It’s a big milestone but it’s not the end of the story.

152 days after the accident on April 20 in the Gulf of Mexico which killed 11 workers and led to the worst environmental disaster in US waters, BP on Sunday finally sealed its ruptured Macondo well.

The UK oil group has promised to restore the damage done to the waters off the gulf coast and the livelihoods of the people affected by the spill. But even once the clean-up effort is scaled back, BP faces challenges on numerous fronts: potential litigation – it could face civil fines of $1,100 per barrel of oil spilled and up to $4,300 per barrel if gross negligence is found – as well as a host of ongoing investigations into the causes of the accident on the Deepwater Horizon rig.

Sylvia Pfeifer

Prepare for a media scrum next Wednesday. Tony Hayward, BP’s outgoing chief executive, will be grilled by the Energy and Climate Change Select Committee next week as part of its inquiry into the risks of deepwater drilling in the UK following the company’s oil spill in the Gulf of Mexico.

It will be Mr Hayward’s first appearance in public for several weeks and will no doubt be watched closely not just by the rest of the oil industry but also by lawmakers in the US. Mr Hayward’s was grilled mercilessly by a House of Representatives committee in Washington, DC in June over the accident on April 20 which killed 11 workers.

Expect next week’s evidence session to be somewhat less antagonistic: not only is Mr Hayward being replaced by Bob Dudley in October but since that time BP has also capped the Macondo well and is in the process of finally sealing it completely.

Sylvia Pfeifer

BP will publish its report into the Gulf of Mexico spill on Wednesday. It should make for some very interesting reading.

The report, which has been prepared by Mark Bly, the UK oil group’s head of safety, is the first of many investigations into the accident on April 20 which killed 11 workers and led to almost 5m barrels of oil spewing into the waters of the gulf.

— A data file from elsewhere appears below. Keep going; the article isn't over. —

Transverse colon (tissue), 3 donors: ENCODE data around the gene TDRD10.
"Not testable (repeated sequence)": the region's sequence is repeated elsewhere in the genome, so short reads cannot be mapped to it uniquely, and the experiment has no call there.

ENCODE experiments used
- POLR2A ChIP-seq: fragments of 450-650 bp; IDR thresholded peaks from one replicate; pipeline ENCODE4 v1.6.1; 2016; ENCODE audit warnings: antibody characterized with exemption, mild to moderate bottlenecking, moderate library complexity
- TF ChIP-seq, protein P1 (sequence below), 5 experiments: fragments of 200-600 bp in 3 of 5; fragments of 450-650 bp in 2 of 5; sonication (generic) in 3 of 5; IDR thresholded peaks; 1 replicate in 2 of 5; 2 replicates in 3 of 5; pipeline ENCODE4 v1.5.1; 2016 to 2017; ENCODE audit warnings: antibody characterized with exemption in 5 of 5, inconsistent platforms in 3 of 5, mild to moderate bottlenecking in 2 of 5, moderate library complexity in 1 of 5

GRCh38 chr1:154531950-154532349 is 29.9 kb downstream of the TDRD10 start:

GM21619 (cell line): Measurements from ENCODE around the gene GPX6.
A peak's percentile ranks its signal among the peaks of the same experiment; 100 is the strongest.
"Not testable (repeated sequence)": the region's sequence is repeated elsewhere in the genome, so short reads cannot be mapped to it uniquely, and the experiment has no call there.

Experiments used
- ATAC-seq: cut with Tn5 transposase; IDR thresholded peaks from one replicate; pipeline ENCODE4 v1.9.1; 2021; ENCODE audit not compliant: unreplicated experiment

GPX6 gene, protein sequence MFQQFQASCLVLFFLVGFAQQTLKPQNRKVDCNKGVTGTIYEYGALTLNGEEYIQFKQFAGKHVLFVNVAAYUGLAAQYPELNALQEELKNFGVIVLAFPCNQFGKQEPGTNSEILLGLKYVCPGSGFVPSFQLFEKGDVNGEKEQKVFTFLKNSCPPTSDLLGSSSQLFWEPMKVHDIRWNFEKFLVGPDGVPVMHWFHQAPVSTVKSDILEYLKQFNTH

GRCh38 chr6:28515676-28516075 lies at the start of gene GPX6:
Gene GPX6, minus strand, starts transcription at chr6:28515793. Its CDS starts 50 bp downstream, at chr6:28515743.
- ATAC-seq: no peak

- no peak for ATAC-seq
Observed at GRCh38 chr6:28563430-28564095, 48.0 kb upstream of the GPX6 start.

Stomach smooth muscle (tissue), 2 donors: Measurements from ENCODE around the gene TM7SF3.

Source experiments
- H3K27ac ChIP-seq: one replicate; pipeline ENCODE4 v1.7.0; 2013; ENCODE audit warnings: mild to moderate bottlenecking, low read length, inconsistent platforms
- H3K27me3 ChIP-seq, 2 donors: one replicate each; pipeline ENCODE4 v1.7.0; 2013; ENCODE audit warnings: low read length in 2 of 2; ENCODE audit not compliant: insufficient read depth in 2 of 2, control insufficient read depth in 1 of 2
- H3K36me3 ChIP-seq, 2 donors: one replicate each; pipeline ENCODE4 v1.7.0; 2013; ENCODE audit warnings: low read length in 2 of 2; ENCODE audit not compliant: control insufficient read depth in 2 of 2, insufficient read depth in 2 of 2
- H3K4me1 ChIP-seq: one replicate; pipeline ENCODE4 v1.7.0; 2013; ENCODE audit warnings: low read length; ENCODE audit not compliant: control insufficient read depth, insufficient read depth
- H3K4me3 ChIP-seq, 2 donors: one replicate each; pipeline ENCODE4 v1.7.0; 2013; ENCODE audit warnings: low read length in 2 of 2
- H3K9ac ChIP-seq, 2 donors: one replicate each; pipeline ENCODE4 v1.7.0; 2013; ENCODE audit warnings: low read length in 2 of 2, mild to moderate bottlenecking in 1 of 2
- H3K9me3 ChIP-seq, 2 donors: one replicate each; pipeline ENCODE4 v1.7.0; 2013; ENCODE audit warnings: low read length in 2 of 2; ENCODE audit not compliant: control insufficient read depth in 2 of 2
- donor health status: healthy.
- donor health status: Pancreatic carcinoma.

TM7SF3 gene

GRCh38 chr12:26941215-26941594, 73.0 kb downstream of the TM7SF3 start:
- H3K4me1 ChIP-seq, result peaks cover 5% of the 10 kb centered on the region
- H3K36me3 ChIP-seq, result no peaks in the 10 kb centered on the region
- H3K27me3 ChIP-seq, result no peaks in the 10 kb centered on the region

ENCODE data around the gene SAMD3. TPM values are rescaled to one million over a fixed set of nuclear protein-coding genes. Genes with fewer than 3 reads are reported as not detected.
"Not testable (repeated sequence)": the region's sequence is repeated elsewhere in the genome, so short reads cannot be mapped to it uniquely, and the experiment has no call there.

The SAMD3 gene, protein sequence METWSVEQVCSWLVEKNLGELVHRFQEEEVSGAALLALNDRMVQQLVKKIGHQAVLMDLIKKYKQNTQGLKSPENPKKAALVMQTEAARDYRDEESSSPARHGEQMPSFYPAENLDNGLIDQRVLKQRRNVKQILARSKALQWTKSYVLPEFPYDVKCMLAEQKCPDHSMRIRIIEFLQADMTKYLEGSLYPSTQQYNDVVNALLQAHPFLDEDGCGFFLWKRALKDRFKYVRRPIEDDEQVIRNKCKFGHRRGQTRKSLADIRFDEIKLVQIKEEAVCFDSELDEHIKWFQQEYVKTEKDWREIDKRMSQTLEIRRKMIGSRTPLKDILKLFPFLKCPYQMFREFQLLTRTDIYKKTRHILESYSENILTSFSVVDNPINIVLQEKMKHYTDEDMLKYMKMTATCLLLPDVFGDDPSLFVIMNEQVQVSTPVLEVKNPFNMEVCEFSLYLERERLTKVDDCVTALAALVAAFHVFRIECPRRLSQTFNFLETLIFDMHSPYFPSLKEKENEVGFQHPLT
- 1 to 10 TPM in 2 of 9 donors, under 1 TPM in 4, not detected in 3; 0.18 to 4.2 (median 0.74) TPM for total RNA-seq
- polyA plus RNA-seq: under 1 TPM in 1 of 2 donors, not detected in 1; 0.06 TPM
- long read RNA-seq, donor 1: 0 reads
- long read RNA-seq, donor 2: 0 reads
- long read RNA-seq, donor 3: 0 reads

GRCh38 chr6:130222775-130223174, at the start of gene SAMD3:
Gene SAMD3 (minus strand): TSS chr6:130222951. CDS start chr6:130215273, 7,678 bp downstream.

Mr Bly and members of his team will hold a briefing in Washington, DC on Wednesday. We can expect the report to be detailed and technical and to focus on the sequence of events leading up to the explosion of the Deepwater Horizon rig.

Sylvia Pfeifer

Cairn Energy has been forced to suspend its operations on one of its rigs in the Arctic after four Greenpeace campaigners scaled the rig early on Tuesday morning in a bid to stall oil drilling in the region.

The UK oil and gas explorer has plans to drill four wells in the waters of Baffin Bay Basin, off Greenland’s west coast, but the recent BP oil spill in the Gulf of Mexico has raised fears over the risks of offshore drilling.

Cairn announced last week that its first well had shown evidence of hydrocarbons.

A Greenpeace ship, the Esperanza, has been in a stand-off with the Danish navy off Greenland for the past few days. Many environmentalists argue that Arctic drilling is fraught with risks, from drifting icebergs to hostile weather, but as oil companies scramble to find new reserves around the world to meet demand its reserves have caught they eye of the industry.